L’article part de l’hypothèse que la définition de l’asiatisme (ajiashugi, différencié du pan-asiatisme et du Grand asiatisme) proposée par Takeuchi Yoshimi (1910-1977) relève d’une vision romantique qui se caractérise par la recherche du génie authentique de la révolte moderne, la critique du positivisme, le refus de l’objectivisme qui nie le juste rapport entre les activités de l’imagination et de la raison dans l’esprit humain. Nous examinons la légitimité et la pertinence de cette grille de lecture appliquée au texte de Tarui Tōkichi (1850-1922), Dai Tō gappōron (L’Union du Grand Orient). Le texte conduit Takeuchi à affirmer que le principe de la solidarité entre pays asiatiques a constitué le dénominateur commun aux asiatismes. Nous confrontons cette affirmation à la perspective d’analyse définissant l’essence de l’asiatisme par le racisme (Babicz 2002). The article assumes that the definition of the Asianism (ajiashugi, different from Pan-Asianism and Greater Asianism) proposed by Takeuchi Yoshimi (1910-1977), comes close to a romantic vision which is characterized by the search for the authentic genius of the modern revolt, the criticism of the positivism, the refusal of the objectivism which denies the just relation between the activities of the imagination and the reason in the human mind. We examine the legitimacy and the relevance of this railing of reading applied to the text of Tarui Tōkichi (1850-1922), Dai Tō gappōron (The Union of the Great East), which leads Takeuchi to assert that the principle of the solidarity between Asian countries constituted the denominator common to Asianism and we confront it with the perspective of analysis defining the essence of the Asianism by the racism (Babicz 2002).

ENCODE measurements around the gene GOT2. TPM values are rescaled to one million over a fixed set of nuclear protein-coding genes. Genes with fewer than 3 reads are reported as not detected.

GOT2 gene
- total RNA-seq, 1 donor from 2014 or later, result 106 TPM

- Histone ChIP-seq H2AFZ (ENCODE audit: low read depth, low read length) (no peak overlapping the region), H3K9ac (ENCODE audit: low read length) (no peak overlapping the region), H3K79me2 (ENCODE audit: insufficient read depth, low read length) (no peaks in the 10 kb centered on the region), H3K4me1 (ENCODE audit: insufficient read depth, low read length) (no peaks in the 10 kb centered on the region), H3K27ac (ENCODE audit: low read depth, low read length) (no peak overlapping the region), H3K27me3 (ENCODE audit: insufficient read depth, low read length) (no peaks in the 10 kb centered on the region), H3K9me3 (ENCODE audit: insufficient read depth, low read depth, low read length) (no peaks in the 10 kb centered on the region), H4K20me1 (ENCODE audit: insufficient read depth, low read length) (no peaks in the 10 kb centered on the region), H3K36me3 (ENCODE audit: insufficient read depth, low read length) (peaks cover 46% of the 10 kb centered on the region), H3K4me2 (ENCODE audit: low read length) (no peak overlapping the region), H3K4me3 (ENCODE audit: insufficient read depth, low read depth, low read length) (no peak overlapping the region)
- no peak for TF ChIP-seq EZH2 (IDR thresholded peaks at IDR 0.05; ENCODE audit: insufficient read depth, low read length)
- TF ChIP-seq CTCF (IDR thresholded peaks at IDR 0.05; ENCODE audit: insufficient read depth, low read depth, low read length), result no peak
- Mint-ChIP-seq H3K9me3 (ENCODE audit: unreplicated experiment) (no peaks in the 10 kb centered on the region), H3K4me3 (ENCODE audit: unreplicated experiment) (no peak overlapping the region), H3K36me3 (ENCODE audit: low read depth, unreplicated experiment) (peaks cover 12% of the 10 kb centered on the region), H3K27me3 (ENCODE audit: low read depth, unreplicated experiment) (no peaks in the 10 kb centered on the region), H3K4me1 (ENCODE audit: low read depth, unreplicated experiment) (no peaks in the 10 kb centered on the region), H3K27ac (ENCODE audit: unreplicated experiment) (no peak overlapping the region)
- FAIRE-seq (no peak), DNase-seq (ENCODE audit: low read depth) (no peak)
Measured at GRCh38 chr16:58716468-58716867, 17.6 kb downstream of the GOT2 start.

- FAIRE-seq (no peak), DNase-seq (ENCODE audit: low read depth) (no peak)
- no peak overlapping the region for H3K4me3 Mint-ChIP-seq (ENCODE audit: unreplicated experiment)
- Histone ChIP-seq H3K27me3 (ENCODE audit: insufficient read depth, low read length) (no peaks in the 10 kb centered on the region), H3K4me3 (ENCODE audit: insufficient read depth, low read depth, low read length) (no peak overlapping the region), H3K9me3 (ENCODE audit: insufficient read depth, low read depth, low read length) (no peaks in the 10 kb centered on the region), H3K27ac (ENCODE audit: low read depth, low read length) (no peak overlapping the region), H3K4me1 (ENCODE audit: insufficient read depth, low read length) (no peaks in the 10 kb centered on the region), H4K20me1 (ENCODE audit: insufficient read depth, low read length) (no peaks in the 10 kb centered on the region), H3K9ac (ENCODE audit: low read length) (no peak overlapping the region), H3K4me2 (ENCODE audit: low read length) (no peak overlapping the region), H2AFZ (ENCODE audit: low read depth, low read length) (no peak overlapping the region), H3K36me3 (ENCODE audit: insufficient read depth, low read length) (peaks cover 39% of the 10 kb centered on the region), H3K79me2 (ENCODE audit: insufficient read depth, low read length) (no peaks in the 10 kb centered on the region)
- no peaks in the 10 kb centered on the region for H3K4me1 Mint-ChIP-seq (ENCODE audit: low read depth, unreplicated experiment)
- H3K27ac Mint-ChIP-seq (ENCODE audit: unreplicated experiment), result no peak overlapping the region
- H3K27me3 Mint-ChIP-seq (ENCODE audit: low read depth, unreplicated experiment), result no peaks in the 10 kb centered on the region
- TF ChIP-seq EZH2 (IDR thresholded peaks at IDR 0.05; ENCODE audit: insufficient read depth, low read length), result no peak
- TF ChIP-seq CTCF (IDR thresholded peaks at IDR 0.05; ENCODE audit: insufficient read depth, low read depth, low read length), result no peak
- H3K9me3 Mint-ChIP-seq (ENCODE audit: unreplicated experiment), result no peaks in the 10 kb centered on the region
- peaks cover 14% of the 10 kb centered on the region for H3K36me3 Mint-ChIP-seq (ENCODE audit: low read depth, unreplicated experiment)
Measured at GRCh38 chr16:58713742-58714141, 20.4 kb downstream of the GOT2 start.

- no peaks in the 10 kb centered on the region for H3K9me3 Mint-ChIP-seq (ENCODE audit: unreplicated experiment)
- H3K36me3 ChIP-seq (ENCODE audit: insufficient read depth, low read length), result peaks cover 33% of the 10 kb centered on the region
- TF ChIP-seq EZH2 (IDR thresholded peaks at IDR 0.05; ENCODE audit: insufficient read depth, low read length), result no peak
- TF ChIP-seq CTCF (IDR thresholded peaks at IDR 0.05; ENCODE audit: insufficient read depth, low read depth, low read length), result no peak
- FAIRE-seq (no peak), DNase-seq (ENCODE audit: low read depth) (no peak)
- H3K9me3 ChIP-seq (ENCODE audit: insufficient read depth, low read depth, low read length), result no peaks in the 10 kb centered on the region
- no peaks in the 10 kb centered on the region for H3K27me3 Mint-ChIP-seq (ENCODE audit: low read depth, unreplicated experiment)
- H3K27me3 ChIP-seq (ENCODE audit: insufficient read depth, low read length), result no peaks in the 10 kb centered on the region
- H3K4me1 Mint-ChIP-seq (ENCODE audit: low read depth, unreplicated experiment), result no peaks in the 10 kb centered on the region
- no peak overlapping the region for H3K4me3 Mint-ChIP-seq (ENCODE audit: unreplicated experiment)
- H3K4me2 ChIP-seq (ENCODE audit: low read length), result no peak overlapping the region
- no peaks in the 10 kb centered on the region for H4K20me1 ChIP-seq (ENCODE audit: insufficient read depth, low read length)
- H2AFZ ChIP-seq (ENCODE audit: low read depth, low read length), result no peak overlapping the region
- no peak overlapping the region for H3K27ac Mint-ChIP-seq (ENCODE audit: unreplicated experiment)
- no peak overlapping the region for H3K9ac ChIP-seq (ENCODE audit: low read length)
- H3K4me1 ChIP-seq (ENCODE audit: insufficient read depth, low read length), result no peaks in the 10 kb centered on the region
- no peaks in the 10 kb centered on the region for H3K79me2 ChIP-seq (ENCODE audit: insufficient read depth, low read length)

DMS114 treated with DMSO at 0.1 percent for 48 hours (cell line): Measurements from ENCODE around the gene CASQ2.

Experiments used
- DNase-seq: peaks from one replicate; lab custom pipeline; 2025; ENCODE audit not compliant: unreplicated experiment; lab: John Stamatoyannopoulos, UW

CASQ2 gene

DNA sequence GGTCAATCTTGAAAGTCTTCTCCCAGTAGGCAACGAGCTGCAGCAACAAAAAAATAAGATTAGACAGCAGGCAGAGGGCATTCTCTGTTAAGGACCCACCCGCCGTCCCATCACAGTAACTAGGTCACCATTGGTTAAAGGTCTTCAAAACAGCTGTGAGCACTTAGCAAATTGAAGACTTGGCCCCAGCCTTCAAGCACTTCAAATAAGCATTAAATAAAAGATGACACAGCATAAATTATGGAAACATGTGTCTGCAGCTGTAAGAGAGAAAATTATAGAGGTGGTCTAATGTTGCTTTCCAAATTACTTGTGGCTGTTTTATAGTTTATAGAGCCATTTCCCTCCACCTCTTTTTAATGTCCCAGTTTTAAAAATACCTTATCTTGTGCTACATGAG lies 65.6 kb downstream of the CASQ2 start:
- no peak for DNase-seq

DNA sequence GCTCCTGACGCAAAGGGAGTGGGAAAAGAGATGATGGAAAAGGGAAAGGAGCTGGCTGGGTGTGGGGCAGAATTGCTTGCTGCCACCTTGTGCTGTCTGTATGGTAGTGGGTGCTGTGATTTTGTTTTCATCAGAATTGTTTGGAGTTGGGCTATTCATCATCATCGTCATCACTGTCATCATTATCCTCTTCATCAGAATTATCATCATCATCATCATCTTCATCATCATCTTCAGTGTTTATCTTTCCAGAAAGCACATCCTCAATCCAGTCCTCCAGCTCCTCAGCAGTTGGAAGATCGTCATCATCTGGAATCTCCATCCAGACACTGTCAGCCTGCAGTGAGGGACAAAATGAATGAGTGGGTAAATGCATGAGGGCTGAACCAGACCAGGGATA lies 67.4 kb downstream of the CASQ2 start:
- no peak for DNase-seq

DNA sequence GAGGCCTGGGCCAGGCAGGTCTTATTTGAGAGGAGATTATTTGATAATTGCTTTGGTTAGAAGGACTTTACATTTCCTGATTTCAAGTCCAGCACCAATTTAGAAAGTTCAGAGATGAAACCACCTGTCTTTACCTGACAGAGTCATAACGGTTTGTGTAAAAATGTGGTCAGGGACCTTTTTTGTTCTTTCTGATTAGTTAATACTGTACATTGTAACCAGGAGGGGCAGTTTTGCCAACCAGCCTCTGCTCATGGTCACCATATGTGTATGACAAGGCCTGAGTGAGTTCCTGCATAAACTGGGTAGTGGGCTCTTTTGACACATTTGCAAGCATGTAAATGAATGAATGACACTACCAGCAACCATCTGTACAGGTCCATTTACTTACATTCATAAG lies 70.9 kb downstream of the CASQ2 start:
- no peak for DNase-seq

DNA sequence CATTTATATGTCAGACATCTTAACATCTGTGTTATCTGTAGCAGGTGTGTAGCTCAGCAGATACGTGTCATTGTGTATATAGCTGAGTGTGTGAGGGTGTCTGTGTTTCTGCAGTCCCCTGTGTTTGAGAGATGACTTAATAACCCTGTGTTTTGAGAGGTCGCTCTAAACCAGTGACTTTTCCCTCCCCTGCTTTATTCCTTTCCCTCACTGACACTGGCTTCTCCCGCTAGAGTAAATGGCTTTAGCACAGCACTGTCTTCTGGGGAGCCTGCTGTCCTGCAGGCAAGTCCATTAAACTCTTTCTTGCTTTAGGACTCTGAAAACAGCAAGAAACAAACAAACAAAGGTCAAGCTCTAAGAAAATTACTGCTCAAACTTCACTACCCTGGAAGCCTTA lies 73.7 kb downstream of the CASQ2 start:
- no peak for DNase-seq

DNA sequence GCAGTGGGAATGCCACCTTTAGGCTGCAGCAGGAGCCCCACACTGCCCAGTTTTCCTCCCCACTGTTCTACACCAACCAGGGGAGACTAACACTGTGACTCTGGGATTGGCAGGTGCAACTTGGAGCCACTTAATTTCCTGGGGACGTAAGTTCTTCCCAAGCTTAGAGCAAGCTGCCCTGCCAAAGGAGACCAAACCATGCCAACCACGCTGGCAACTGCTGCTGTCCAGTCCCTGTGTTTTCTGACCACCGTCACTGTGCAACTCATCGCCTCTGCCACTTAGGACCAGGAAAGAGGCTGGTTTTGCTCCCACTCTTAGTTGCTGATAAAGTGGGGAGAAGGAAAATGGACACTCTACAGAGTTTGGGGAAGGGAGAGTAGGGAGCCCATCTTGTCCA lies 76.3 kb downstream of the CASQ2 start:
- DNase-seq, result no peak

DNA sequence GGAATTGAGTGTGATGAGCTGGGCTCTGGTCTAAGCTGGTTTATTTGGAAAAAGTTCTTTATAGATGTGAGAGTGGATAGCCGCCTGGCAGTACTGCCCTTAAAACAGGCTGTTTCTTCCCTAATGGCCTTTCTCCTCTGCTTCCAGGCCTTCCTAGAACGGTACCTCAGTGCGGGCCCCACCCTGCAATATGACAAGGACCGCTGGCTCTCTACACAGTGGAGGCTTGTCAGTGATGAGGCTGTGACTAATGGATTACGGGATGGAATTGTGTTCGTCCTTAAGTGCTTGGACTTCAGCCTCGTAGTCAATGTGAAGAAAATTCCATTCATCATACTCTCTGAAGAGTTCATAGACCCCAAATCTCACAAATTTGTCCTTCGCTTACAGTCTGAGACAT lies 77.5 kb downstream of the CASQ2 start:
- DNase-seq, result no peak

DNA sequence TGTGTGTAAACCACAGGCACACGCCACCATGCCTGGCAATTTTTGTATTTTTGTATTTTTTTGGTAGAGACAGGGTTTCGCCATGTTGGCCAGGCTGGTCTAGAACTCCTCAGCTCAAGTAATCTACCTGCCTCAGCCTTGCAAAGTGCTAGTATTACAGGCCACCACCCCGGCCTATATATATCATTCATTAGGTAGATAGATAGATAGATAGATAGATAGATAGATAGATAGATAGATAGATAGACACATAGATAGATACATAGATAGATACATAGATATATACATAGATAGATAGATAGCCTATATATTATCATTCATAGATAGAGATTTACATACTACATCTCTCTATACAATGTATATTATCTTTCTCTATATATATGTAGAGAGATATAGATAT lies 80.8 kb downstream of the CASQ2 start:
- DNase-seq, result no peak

Taiwan Journal of East Asian Studies; Jun2014, Vol. 11 Issue 1, p49-76, 28p